I’ve ‘almost’ written this post so many times. As a fact in itself, this makes me sad.
Each time I’m prompted to write it, I take a step back, and just note it down.
Because I don’t want to make it clear each time exactly what I’m reacting to.
The particular discussion/topic doesn’t actually matter.
What matters are people’s reactions to it.
On the one hand, the blogging/social media world is a tight-knit community.
People make great friendships. People share great content. People applaud one another’s successes.
But every now and then – and unfortunately it’s fairly consistent – there’s drama.
This is to be expected to an extent. After all, no one is happy all of the time, and arguments and disagreements happen.
The majority of the time, people are mature enough to accept that it’s ok to have different opinions.
Sometimes, these opinions are harmful or upsetting to one or multiple people. Sometimes, it’s impossible not to respond.
The problem that I’ve seen time and time again though, is this whole theme of ‘jumping on the bandwagon.’ One person or blogger has an issue with something someone has said, and fifteen minutes later a huge group are venting their outrage.
Up to a certain point, I get it. If someone you respect or get along with points out an issue with a particular things they’ve read, you may well agree with what they say and have issues yourself with that original person’s point.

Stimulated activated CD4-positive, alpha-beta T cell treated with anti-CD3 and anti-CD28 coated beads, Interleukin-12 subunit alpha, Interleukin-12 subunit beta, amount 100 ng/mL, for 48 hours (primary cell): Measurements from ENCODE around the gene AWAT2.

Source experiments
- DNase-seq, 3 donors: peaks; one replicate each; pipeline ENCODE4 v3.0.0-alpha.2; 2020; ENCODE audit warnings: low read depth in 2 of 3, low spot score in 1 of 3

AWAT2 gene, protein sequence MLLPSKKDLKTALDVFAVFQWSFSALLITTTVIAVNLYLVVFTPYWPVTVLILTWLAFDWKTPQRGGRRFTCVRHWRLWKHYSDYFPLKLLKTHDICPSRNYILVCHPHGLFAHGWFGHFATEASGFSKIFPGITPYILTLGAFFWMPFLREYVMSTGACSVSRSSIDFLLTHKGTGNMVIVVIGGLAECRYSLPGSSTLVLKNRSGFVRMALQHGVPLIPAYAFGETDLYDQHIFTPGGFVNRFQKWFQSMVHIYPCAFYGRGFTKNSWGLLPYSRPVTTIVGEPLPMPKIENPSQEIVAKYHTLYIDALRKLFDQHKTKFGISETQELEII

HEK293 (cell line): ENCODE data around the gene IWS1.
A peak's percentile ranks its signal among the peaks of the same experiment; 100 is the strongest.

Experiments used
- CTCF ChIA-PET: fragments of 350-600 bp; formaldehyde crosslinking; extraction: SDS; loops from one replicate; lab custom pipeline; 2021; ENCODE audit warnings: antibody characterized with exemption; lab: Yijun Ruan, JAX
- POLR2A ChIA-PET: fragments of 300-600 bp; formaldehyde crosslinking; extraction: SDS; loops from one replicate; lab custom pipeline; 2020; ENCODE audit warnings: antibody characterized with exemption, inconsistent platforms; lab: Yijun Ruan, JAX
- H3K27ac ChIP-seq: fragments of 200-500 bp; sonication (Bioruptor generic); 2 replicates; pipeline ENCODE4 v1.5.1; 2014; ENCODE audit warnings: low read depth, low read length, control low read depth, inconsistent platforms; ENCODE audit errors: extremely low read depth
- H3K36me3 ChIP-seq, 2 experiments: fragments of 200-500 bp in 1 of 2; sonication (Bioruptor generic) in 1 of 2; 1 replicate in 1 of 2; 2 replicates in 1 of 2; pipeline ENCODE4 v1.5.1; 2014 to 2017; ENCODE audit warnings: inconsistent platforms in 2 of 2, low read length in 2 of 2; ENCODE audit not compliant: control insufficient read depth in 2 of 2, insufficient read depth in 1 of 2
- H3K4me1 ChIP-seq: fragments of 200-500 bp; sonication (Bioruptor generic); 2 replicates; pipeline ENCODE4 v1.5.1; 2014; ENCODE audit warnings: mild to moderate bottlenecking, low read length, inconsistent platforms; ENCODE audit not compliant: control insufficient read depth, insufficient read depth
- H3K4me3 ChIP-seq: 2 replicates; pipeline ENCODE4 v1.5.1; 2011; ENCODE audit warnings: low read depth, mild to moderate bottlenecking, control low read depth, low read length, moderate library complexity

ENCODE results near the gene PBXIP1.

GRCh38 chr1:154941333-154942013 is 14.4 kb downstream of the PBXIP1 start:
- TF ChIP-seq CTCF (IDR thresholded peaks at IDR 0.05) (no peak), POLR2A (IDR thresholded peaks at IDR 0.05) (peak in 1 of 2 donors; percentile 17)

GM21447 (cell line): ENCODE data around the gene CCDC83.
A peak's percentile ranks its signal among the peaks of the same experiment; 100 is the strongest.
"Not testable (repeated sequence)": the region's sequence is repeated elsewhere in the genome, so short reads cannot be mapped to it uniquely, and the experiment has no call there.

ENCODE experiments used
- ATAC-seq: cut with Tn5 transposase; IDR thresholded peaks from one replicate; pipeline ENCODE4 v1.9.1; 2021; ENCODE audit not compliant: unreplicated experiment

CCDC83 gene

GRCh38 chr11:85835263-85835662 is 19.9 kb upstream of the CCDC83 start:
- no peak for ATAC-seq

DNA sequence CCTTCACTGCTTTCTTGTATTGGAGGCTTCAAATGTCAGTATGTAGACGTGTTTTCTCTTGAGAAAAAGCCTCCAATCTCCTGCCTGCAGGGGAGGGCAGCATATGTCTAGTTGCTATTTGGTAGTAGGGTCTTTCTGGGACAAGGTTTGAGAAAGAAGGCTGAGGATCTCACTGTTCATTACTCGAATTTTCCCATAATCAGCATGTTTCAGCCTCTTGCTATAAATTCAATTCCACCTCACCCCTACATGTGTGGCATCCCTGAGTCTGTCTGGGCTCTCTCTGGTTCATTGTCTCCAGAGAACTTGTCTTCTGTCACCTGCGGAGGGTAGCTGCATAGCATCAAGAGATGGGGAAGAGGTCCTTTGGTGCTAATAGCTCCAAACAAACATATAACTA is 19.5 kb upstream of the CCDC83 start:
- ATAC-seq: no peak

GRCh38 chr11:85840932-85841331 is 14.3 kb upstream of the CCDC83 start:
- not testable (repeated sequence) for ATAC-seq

Unfortunately, plenty of people wade into discussions without having fully understood the discussion or disagreement they are entering into.
The problem with twitter, is there are not many characters in which to say your piece. Tiny snippets of an ‘offensive’ article are tweeted and retweeted for all to see. Totally removed from their context, more and more people vent their outrage, without having any clue about the context in which the points were first made.
I’m sure you’ve had plenty of conversations even just this week which could be heavily misconstrued if a particular person overheard just a sentence of your hour-long conversation.
What happens when people dive on tiny snippets of an argument is a ‘ganging up’ effect. The person in question is hit with a barrage of tweets berating them and slating their opinions before their full opinions are even digested.
Don’t be the one preaching about everyone having a right to voice their opinion, whilst simultaneously directing a torrent of abuse at someone you disagree with.
Sometimes, people do say terrible things, or course they do. Sometimes people’s views are outrageous.
But until you’ve attempted to understand what they’re saying, or at least read the blog post you’re apparently so violently opposed to, keep quiet.
And allow a discussion. If you genuinely disagree with a point, and the original writer comes back respectfully, then be respectful back. Countless times I’ve seen people attempt an apology, but the abuse hurled at them continues.
I’m all for speaking your mind, and letting someone know if they’ve caused you offence. But before you wade in, check you actually know what you’re being offended by.
If you feel very strongly about a certain person or tweeter, you’re allowed to unfollow them. Unfollow or block them, and move on.
Once you’ve declared you’re going to do this, or not ‘give them any more traffic’, stick to what you’ve said and drop it.
Recently, I saw one such ‘online fight’, where one ‘outraged party’ unfollowed the original writer, saying she wouldn’t be wasting any more time on her. And has tweeted about the event continuously since.
I guess what I’m trying to say is, just because you’re typing not speaking, doesn’t mean you don’t have to realise actions have consequences. Words have meanings. Misunderstandings can happen. And just don’t be the one who slates someone for actions you’re actually, in the strength of your opposition, also doing yourself.